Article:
Brexit explainer: visiting, studying and working in Switzerland

Reuters / Arnd Wiegmann

The impact of Brexit still reverberates, even in non-EU member Switzerland. From holidays to studying to finding a job in the Alpine nation, SWI looked at what has changed for UK nationals either working in Switzerland or wanting to visit since January 1, 2021.

This content was published on February 3, 2021 - 11:00
Simon Bradley (text), Julie Hunt (video), Helen James (images)

Switzerland is not a member of the European Union but has close ties with the bloc, governed by numerous bilateral agreements. The United Kingdom’s decision to leave the EU orbit therefore also has consequences for Brits wanting to visit, live and work in Switzerland.

UK-Swiss Citizens’ Rights Agreement

To safeguard existing citizens’ rights and to formalise future arrangements for individuals and businesses in Switzerland and the UK, the two governments have concluded a bilateral Citizens’ Rights Agreement as well as a number of deals in the areas of trade, air services, road transport, insurance and services mobility.

The agreement signed on February 25, 2019, protects the rights of Swiss citizens living in the UK – which they acquired under Europe’s Agreement on the Free Movement of Persons (AFMP) – such as residency rights, social security entitlements and the recognition of professional qualifications. Reciprocal conditions apply to UK citizens in Switzerland. The citizens’ rights agreement provisionally entered into force on January 1, 2021.

Swiss citizens and their family members wishing to remain in the UK External linkhave to apply for a new residence status under the UK’s EU Settlement Scheme before June 30, 2021, called settled or pre-settled status.

The UK-Swiss deal ensures the rights of the 43,000 UK nationals living in Switzerland, 14,000 Swiss nationals living in the UK, and around 2,600 UK nationals who travel to work in Switzerland from neighbouring EU states.

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Before BrexitExternal link, UK citizens benefited from Europe’s free movement of persons agreement and could travel, live, go on holiday and work anywhere in the EU and Switzerland without any special permits, restrictions or quotas. As of January 1, 2021, this is no longer the case.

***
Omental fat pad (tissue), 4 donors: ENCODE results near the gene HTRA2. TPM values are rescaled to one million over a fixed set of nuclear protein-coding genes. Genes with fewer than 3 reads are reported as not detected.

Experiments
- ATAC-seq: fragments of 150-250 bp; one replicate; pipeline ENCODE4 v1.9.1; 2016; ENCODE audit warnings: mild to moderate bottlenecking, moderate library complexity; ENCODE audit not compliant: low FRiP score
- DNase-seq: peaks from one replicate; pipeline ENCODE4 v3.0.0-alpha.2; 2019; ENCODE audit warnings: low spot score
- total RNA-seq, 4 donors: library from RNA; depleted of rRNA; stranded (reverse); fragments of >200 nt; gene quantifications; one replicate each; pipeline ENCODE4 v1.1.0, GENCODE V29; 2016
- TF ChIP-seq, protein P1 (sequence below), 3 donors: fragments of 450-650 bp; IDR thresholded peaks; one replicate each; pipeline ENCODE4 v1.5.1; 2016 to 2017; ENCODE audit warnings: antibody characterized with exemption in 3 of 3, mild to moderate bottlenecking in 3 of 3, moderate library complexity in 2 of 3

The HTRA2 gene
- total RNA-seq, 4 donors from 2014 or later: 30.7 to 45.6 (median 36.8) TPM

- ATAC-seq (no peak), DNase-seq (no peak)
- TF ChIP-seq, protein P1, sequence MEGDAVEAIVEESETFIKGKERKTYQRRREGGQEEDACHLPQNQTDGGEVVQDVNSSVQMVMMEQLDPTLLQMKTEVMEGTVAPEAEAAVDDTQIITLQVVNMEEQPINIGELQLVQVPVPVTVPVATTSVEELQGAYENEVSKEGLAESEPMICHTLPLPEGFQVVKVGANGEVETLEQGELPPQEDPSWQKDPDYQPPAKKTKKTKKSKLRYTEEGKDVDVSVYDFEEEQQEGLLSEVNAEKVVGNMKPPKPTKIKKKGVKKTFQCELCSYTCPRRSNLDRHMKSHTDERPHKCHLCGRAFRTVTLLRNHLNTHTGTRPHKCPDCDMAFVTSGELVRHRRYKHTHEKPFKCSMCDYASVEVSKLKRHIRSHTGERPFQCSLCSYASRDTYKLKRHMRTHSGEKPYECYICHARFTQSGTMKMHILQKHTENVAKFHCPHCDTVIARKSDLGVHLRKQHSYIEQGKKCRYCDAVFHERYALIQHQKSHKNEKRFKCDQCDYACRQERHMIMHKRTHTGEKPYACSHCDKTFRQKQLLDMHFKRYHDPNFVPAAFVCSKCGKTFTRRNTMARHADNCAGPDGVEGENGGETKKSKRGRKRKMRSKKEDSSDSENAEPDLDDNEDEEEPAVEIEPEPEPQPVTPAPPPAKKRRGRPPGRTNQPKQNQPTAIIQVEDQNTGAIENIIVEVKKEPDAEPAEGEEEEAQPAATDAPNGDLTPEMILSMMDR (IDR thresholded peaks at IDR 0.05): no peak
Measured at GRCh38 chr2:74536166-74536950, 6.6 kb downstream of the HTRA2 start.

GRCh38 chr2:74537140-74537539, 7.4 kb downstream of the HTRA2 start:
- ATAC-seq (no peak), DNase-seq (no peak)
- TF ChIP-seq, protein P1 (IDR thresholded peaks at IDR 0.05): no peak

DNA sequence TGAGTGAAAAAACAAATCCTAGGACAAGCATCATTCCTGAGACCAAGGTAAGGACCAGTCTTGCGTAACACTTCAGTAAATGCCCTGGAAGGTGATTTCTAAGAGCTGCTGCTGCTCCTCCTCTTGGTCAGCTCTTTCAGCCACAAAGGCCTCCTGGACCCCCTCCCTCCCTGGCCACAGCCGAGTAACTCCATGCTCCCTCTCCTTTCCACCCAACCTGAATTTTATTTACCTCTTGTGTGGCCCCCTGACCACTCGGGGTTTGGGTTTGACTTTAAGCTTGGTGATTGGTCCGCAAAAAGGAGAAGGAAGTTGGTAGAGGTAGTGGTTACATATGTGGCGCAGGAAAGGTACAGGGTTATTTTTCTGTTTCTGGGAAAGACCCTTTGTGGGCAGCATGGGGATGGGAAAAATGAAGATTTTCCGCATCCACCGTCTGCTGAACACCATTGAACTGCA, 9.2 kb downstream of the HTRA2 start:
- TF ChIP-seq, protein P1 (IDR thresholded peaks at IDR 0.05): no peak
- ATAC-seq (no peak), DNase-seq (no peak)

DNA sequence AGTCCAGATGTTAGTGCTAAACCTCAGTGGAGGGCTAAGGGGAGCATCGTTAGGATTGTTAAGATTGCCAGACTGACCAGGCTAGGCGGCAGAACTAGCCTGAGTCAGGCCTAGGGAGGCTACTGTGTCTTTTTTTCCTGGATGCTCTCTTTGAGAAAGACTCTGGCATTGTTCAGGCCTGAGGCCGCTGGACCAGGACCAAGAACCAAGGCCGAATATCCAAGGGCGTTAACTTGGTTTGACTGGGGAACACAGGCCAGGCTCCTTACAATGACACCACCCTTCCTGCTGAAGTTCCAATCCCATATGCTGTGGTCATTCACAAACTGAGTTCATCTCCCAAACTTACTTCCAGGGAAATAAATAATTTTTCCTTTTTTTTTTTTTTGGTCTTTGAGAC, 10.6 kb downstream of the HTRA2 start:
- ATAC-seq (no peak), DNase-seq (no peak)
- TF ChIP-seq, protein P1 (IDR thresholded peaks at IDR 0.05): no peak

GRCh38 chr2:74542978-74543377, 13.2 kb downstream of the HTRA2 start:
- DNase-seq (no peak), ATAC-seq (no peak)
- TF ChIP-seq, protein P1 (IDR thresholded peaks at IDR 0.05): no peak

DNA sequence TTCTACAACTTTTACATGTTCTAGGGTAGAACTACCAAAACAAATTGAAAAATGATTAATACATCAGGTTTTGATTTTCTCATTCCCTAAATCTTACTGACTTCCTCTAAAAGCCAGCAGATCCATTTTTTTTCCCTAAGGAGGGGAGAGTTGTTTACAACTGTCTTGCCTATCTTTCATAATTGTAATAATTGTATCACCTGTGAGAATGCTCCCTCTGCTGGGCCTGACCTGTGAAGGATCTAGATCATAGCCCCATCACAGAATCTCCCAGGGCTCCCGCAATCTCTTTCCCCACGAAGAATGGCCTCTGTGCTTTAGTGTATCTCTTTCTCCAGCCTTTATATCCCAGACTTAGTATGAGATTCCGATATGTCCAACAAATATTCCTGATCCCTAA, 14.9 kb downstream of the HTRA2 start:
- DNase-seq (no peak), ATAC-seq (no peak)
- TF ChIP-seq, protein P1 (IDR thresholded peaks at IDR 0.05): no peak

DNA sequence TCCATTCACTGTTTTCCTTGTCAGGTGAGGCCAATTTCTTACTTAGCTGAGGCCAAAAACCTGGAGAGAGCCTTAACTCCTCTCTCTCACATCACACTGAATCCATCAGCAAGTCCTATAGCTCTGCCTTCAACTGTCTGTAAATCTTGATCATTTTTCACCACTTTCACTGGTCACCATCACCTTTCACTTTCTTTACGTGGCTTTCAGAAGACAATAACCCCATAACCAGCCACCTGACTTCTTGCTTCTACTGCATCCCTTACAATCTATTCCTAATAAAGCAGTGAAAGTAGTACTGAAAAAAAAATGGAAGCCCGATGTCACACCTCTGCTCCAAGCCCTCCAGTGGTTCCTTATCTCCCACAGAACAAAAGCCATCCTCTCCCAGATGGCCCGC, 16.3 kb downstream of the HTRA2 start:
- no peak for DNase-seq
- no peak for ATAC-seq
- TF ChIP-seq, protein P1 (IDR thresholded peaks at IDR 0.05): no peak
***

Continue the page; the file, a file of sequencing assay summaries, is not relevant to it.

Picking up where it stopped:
© Keystone / Christian Beutler

Can Britons freely travel to Switzerland?

Switzerland imposed a flight and entry ban on travelers from the UK in late December as the new coronavirus variant started spreading. These bans were lifted from February 8External link. But Switzerland continues to classify the UK as a “high-risk country” and has imposed strict entry restrictionsExternal link.

Derogations regarding entry have been allowed for Swiss citizens, holders of residence permits and special cases. When the current restrictions are lifted and trips resume, Brits will face some changes over the next two years.

UK citizens who were legal residents in Switzerland or cross-border commuters before December 31, 2020, have retained European free movement rights under the UK-Swiss Citizens’ Rights Agreement. But those UK citizens who did not acquire these rights are now regarded as third-country nationals.

Switzerland, like other EU Schengen zone statesExternal link, has agreed to visa-free travel for short stays. This means that UK passport holders can visit Switzerland and other Schengen countries without a visa for up to 90 days over any 180-day period. People who take short holidays or visit relatives won’t notice much difference. The picture will be different for people who travel often or spend long periods moving around Europe.

From 2022 (the exact date is yet to be confirmed), UK nationals will nonetheless have to buy a visa waiver before going on holidays and short stays in the EU and Switzerland. This is expected to cost €7 (CHF7.50) and will be issued under a European system similar to the ESTA permit currently required to visit the US.

Keystone / Martin Ruetschi

Are border controls now different for UK citizens entering Switzerland?

According to the British embassy in Bern, since the start of the year, UK nationals need to use the “All passports” lane at Swiss airports, rather than the one for European Union, European Economic Area, or Swiss citizens, whether or not they hold a residence or cross-border permit. They also cannot use the e-gates anymore.

“I had to bite my quivering lip when choosing the “All passports” lane at immigration last week when coming back here from Blighty,” wrote Andrew Lavender on the SWI Facebook page.

The British embassy in Bern says citizens with Swiss residence permits should always carry them together with their passport (that has at least six months’ validity) when crossing Swiss and other Schengen borders.

According to the UK government website,External link British visitors to Europe may also need to prove they have enough money to support themselves for the whole of their stay. They may also need to get their passport stamped and show a return or onward ticket.

Travellers from the UK wanting to enter Switzerland with pets or meat and dairy products will also face stricter rules.

Travelling with a pet